The boy and the goose slept soundly through all of this. In the morning the boy got up, paid his bill with a golden feather, and left with inn with the goose under his arm. The sisters had no choice but to follow on behind him. A pretty procession they made. 


Along the way they met the Bishop:


“What a sight!” he exclaimed. “It’s hardly right for three young women to follow a boy around like that !”


And as the girls went past he tapped the youngest on the shoulder. In doing so he found that he was stuck to her and had to follow.


Further up the road they met a Police Sergeant. The Bishop called out to him “Sergeant: Help me get free from this young woman’s shoulder. I’m stuck to her and people are bound to start all kinds of gossip about it!”


The Police Sergeant tried to pull the Bishop free, but in doing so he found that both his hands stuck to his waist, and he had to follow along with the procession.


At the top of the road they met the Mayor.


‘What’s this town coming to?” cried the Mayor. “The Bishop and the police sergeant following three young girls who are following a young boy, all holding on to each other in a most unseemly fashion. Have they gone mad?”


And as he spoke, he tried to pull the Police Sergeant and the Bishop away – but in doing so he found that he was stuck to both of them, and had to follow on.


The boy led the little line of townspeople along up the road, and at the top of the hill they passed the King’s Palace. Now the King’s daughter was very beautiful, but she had the saddest face in the whole wide world. She had never laughed and not once even smiled. The king was so troubled by the young Princess’s unhappiness, that he had made a special law. Whosoever could make her laugh and smile would win her hand in marriage.


But the truth was that nothing very funny ever happened inside the Royal Palace. All the King’s servants and advisers were far too high and mighty to understand what would make a young girl laugh – or indeed to allow anything amusing to happen at all.


As the boy known as Dummy went past the palace, he still held the golden goose under his arm, and he was followed by the innkeeper’s three daughters, the Bishop, the Police Sergeant, and the Mayor. The Princess looked out at saw the important people in their uniforms being tugged along behind three girls and a boy with a goose, and she thought that it was the first thing she had seen in her life that was truly funny. She burst out laughing and ran, still giggling, to her father to tell him all about what she had seen. When the King looked out of his window and saw the procession, he couldn’t help laughing himself. He sent for his guards and told them to bring the boy and his followers directly to him. When the boy entered the King’s chamber, with the followers behind him, the Mayor, the Bishop and the Policeman all called out angrily that he should pay for his crime with his head. The King, still laughing, said that on the contrary – he would be rewarded with the hand in marriage of his daughter the Princess.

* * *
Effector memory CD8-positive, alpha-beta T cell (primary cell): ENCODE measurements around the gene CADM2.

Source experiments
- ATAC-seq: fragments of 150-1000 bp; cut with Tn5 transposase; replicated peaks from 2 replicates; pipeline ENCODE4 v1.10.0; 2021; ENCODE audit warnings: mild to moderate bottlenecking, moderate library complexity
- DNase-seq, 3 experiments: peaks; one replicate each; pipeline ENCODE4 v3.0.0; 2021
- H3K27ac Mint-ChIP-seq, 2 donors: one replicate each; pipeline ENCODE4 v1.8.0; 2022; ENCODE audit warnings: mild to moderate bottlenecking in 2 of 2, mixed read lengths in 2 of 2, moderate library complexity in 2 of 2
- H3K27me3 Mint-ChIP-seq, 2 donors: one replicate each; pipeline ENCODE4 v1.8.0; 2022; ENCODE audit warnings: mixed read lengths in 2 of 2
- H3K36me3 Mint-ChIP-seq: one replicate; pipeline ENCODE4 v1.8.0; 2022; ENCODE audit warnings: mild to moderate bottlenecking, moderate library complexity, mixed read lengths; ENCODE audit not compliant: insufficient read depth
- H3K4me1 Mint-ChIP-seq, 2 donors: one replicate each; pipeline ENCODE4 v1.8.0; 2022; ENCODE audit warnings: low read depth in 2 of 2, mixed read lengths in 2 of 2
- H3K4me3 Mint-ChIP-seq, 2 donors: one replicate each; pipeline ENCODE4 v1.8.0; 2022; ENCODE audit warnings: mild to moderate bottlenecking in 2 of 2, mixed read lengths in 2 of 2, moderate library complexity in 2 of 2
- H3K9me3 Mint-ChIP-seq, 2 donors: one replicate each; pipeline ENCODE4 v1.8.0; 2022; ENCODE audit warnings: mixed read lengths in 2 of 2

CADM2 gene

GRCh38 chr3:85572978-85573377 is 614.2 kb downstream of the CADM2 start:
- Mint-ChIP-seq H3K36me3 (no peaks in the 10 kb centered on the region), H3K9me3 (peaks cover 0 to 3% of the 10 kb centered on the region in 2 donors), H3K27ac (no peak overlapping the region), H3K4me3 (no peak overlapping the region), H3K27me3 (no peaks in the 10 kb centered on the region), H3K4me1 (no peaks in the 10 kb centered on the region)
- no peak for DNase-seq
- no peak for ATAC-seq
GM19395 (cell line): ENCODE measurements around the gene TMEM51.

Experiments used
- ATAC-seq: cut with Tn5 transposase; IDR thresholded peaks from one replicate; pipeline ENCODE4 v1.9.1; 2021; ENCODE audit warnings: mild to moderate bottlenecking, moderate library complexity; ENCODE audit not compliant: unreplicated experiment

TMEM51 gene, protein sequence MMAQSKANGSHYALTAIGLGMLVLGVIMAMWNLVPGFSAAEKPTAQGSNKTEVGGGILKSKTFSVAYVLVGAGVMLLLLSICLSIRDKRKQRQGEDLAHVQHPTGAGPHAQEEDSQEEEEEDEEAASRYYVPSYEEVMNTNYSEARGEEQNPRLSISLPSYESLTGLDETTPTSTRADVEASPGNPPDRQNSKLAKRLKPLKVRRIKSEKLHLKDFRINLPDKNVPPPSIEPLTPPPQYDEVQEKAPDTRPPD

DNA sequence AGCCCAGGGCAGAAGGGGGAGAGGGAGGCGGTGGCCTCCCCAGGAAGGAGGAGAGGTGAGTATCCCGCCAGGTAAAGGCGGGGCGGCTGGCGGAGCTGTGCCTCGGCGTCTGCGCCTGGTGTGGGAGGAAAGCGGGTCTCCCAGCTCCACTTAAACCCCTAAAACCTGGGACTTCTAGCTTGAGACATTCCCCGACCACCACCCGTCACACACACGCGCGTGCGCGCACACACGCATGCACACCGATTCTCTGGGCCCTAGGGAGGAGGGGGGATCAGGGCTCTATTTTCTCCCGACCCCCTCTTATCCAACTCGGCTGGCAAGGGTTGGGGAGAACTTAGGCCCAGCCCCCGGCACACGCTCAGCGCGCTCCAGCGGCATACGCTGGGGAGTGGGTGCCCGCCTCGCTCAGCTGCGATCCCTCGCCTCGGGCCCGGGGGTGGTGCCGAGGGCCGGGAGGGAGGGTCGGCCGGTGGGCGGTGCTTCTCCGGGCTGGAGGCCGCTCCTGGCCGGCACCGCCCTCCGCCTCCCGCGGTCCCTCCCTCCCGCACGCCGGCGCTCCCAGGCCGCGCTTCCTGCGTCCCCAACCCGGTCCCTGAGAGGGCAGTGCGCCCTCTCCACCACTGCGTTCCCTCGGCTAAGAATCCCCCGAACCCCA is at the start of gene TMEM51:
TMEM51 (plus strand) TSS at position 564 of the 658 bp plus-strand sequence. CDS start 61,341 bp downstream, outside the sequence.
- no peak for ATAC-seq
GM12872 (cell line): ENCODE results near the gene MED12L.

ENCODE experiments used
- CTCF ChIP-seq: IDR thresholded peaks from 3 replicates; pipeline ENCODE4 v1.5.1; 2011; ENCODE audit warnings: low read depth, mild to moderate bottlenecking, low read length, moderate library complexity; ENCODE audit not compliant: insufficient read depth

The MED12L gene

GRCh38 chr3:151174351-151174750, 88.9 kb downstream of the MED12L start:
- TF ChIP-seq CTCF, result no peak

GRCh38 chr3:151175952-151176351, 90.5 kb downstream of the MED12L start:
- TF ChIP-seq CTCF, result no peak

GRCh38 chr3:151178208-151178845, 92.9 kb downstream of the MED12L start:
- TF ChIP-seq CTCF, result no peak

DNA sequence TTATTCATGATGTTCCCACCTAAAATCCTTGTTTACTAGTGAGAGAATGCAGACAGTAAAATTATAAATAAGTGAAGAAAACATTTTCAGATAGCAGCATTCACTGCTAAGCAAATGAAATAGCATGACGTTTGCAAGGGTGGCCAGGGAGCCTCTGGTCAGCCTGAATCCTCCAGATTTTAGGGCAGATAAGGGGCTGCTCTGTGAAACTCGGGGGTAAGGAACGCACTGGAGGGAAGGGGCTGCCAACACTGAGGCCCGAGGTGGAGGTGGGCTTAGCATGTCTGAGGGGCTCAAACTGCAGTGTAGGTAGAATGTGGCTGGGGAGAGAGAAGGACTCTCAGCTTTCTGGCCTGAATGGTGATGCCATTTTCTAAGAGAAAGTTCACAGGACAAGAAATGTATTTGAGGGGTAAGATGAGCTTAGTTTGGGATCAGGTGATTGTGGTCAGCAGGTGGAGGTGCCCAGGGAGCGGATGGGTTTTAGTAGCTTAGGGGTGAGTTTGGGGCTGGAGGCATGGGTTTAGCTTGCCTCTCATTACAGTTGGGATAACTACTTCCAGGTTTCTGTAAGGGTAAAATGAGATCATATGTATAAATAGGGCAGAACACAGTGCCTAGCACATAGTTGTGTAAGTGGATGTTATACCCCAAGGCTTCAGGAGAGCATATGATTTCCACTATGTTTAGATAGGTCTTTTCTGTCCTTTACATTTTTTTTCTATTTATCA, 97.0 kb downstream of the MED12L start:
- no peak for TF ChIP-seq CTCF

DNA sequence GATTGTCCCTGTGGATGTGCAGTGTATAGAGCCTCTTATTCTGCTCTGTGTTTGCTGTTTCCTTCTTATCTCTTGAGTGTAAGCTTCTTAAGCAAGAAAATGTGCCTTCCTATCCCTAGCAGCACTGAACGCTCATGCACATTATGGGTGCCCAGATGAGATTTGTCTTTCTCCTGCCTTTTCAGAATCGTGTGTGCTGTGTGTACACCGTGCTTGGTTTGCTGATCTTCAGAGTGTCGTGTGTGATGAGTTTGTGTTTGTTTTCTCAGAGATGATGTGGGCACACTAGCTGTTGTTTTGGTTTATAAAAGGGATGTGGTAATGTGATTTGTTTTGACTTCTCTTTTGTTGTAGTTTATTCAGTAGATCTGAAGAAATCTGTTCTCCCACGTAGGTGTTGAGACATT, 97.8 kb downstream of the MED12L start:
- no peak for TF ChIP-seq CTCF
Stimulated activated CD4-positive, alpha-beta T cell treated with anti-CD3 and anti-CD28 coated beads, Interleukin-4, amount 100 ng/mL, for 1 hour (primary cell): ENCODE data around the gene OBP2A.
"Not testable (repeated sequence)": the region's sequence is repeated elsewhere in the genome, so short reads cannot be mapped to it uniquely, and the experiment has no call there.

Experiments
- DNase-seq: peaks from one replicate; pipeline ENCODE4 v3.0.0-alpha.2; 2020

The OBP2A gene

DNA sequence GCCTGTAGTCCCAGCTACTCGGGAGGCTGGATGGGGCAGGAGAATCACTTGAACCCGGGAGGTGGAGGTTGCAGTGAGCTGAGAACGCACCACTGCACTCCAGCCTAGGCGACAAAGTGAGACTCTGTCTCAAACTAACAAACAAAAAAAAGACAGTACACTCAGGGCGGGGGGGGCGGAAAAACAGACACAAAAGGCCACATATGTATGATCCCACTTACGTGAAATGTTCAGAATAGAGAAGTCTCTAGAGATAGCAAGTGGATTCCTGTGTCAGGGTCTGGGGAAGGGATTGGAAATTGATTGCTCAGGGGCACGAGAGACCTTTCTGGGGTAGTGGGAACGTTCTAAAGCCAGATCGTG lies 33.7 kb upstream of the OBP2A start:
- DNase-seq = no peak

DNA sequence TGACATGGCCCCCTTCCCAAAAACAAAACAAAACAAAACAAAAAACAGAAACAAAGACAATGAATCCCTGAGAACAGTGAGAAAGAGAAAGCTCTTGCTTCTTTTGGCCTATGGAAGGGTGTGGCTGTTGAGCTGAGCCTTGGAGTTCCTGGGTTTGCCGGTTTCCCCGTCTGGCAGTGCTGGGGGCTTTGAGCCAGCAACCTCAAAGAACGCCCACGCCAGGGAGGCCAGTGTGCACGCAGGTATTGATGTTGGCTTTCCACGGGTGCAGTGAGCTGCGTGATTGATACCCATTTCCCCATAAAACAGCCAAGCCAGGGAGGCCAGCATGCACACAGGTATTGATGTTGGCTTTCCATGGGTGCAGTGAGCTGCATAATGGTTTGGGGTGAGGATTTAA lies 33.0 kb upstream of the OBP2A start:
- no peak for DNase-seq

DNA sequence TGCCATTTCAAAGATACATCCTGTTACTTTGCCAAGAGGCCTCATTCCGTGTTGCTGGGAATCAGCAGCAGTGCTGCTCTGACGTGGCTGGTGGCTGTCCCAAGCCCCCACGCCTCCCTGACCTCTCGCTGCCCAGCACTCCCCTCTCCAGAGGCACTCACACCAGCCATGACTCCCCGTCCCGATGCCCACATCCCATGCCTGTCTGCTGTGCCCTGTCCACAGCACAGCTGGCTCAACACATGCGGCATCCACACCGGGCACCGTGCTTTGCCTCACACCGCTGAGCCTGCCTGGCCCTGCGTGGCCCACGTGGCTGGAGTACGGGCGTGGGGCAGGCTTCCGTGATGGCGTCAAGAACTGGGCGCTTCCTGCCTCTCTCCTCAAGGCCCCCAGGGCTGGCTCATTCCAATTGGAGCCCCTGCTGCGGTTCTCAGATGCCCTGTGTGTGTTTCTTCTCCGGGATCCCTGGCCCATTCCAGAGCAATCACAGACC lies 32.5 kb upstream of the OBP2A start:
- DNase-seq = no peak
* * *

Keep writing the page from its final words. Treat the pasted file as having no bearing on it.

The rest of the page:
For an entire week after that , the innkeeper’s three daughters, the Bishop, the policeman, and the Mayor were all stuck to the gold goose and to one another. And while they were stuck , all the townspeople and the whole court laughed and laughed at them.


And the boy whose family called him Dummy married the Princess and inherited the kingdom. He lived with his beautiful wife and they had six happy smiling children, and the palace was often filled with laughter.

March 13, 2012

Hansel & Grettel - Audio Story




 ONCE upon a time there dwelt on the outskirts of a large forest a poor woodcutter with his wife and two children; the boy was called Hansel and the girl Grettel. He had always little enough to live on, and once, when times were bad, they had to get by with one piece of bread and butter each. One night, as he was tossing about in bed, full of cares and worry, he sighed and said to his wife: “What’s to become of us? how are we to feed our poor children, now that we have nothing more for ourselves?” “I’ll tell you what, husband,” answered the woman; “early to-morrow morning we’ll take the children out into the thickest part of the wood; there we shall light a fire for them and give them each a piece of bread; then we’ll go on to our work and leave them alone. They won’t be able to find their way home, and we shall be rid of them.” “No, wife,” said her husband, “that I won’t do; how could I find it in my heart to leave my children alone in the wood? The wild beasts would soon come and tear them to pieces.” “Oh! you fool,” said she, “then we must all four die of hunger, and you may just as well go and saw the boards for our coffins”; and they argued and argued, until he agreed that they must get rid of Hansel and Grettel. “But I can’t help feeling sorry for the poor children,” added the husband.